Credit growth remains modest… Deposits

Published October 11th, 2009 - 01:10 GMT

In its latest economic brief on monetary developments, National Bank of Kuwait (NBK) reports that credit growth remained subdued in August, following on the trend which extends back to 4Q08. On the other hand, private sector deposits from residents dropped for the third consecutive month. However, the drop came at a slower rate than in July, following the end of the seasonal summer holiday withdrawals. Meanwhile, deposits from non-residents rose for the first time in a year. As a result, money supply (M2) fell KD 152 million month-on-month (m/m) in August, well below the KD 548 million decline seen in July.  
Monetary Highlights, August 2009
On the monetary policy side, the central bank of Kuwait (CBK) kept its discount and Repo rates unchanged during August. The last discount rate cut was in May (by 50 bps to 3.0%), and credit has seen a weak but stable growth rate since, hovering around 0.5% monthly. Credit facilities are still held back by the ongoing slowdown in economic activity. 

NBK noted that credit to residents rose 0.4% m/m, up KD 97 million in August, following a similar 0.5% increase in July. Year-on-year (y/y) growth has slowed to 8.4%, from 15% in January of this year.
August’s advance was mainly driven by personal facilities, up KD 82 million m/m. Around half of this climb came from facilities for the purchase of securities, as the Kuwait stock exchange was better off during August, closing near the 8,000 level. Meanwhile, loans to the real estate sector continue to see positive growth, adding KD 40 million in August. Sectors such as industry and “oil & gas” rebounded from their previous declines, witnessing increases of KD 27 million and KD 21 million, respectively. Other sectors continue to experience m/m drops or flat growth. 
Out of the KD 862 million total credit growth seen since the beginning of 2009, loans to the real estate sector amounted to KD 527 million. Installment loans are the only other credit component to witness significant year-to-date (ytd) growth at KD 362 million.
Private resident deposits fell KD 154 million in August (strictly in foreign currency); following the KD 513 million drop in July. However, unlike the previous months, the August decline was strictly due to falling deposits from government and semi-government institutions. As the holiday season ended, withdrawals from residents subsided (which reduced the need for official deposits).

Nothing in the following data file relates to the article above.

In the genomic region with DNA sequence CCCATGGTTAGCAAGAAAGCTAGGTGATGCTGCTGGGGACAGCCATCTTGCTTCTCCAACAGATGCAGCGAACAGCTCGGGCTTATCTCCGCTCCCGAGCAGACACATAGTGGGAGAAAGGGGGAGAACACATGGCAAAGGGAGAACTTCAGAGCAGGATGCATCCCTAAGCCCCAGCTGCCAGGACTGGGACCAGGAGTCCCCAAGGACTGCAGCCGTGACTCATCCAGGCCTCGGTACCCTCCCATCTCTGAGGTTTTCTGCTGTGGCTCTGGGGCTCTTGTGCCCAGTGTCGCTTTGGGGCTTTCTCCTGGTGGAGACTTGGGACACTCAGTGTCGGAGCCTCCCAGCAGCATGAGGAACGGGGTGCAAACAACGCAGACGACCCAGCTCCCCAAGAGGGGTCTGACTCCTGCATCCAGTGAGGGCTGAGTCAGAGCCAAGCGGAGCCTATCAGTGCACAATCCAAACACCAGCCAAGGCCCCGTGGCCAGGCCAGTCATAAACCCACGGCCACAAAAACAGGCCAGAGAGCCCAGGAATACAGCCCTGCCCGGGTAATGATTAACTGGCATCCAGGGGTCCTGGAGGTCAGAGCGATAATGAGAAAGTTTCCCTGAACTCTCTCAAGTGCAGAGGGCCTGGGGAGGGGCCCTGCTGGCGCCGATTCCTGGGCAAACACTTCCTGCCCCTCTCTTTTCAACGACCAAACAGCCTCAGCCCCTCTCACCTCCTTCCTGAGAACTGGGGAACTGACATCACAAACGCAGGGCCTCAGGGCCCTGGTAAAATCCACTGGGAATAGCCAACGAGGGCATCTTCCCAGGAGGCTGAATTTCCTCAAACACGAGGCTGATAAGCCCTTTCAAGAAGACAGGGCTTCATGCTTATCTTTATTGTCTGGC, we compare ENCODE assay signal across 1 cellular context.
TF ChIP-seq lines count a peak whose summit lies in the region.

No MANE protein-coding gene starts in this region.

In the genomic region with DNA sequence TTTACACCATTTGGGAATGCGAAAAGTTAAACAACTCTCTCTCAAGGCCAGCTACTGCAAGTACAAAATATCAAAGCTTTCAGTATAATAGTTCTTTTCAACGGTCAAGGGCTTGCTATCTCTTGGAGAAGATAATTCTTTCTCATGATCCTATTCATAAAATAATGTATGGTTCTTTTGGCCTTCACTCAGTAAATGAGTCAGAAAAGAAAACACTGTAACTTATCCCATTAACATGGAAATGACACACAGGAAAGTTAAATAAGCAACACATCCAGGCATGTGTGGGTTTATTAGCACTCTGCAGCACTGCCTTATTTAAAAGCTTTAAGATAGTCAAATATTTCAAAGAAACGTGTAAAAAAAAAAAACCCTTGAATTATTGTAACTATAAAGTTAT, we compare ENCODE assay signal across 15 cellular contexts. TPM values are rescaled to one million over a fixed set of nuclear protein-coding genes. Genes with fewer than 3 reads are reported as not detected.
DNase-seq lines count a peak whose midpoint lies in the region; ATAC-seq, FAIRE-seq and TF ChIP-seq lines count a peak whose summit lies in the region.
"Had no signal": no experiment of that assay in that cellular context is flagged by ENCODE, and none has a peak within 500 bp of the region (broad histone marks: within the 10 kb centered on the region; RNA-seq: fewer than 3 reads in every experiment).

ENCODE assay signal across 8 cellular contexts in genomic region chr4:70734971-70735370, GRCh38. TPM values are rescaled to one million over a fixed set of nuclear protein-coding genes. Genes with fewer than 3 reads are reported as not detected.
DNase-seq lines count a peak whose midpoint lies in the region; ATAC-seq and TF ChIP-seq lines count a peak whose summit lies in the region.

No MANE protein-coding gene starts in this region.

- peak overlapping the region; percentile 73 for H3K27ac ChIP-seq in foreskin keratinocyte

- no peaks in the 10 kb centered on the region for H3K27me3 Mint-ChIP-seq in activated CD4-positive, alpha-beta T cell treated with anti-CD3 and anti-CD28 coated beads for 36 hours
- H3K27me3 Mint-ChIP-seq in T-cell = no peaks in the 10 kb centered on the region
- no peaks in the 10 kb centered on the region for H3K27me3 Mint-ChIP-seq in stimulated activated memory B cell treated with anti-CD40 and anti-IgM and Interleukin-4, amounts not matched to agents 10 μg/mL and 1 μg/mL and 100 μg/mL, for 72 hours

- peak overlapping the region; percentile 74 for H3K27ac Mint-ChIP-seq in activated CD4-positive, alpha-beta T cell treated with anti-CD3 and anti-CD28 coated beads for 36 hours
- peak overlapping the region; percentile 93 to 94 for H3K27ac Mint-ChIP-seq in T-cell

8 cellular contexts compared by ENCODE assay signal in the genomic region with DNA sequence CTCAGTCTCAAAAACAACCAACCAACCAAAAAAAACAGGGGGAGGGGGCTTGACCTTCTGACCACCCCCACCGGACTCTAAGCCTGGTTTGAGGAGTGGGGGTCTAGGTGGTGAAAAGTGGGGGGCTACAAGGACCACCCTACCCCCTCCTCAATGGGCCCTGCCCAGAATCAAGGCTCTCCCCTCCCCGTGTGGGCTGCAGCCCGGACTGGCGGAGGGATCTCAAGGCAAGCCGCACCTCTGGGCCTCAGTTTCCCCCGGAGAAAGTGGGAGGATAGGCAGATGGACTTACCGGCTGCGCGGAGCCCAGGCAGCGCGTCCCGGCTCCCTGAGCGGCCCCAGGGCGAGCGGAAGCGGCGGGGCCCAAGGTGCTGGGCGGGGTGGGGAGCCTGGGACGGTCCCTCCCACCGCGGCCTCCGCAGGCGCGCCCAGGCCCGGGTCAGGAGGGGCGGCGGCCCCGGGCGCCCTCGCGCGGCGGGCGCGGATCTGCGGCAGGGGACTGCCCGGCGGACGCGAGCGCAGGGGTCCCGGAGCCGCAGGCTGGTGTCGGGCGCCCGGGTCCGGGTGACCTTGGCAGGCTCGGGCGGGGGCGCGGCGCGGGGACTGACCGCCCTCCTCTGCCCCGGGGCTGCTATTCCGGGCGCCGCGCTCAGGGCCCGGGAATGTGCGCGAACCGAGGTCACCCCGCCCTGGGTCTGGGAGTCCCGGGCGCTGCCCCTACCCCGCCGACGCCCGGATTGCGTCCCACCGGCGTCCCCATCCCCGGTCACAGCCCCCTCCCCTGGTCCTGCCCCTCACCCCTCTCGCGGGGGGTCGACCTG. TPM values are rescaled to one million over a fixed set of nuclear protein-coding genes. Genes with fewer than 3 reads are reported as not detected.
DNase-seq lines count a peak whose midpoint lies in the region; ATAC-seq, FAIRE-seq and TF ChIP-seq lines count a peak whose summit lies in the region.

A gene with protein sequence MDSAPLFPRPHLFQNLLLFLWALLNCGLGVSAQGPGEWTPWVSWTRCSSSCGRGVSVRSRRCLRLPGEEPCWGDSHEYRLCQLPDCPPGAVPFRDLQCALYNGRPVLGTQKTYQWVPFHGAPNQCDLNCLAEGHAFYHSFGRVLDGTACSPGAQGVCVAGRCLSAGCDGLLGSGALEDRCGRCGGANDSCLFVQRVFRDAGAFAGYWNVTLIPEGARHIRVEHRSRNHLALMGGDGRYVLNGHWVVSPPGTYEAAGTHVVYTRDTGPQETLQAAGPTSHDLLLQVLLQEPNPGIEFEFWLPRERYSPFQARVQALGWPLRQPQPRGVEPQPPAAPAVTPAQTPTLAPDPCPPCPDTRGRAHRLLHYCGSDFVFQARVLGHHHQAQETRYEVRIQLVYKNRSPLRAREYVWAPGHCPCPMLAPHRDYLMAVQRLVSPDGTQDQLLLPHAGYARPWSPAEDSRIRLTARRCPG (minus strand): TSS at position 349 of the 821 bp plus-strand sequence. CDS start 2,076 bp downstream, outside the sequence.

For the first time in a year, deposits from non-residents jumped KD 218 million. By end of July, non-resident deposits had fallen KD 3.5 billion or 80% from August 2008 level. Since then, the government had frequently stepped in to offset the large outflows, depositing KD 1.5 billion with local banks. However, direct government deposits were flat in August. Although it certainly represents a significant jump, the August improvement is not enough to ascertain the start of a new trend.
CBK’s net foreign assets (NFAs) were up KD 36 million in August, following a KD 107 million increase in the previous month. Meanwhile, local banks’ NFAs fell KD 443 million, on the back of a KD 212 million increase in foreign liabilities. Despite the decline, local banks’ NFAs remain up 208% y/y in August.
Liquidity in the banking system seems to be at comfortable levels. Total banks’ liquid assets rose KD 166 million (incl. local net inter-bank deposits) in August, following a KD 163 million increase in July. In an attempt to absorb the excess liquidity, the CBK accepted KD 120 million in time deposits from banks. Average KIBOR rates saw a sizeable decline in August, ranging between 12 and 21 bps, over the different maturities. Meanwhile, the government issued KD 300 million in T-bonds during August to replace a total of KD 330 million in maturing T-bonds and T-bills (KD 280 million and 50 million, respectively).
Since the beginning of August, the CBK kept the dinar/dollar exchange rate within a narrow band. Consequently, the dinar has lost ground vis-à-vis the Euro and has reached a level close to its all-time low of April 2008.

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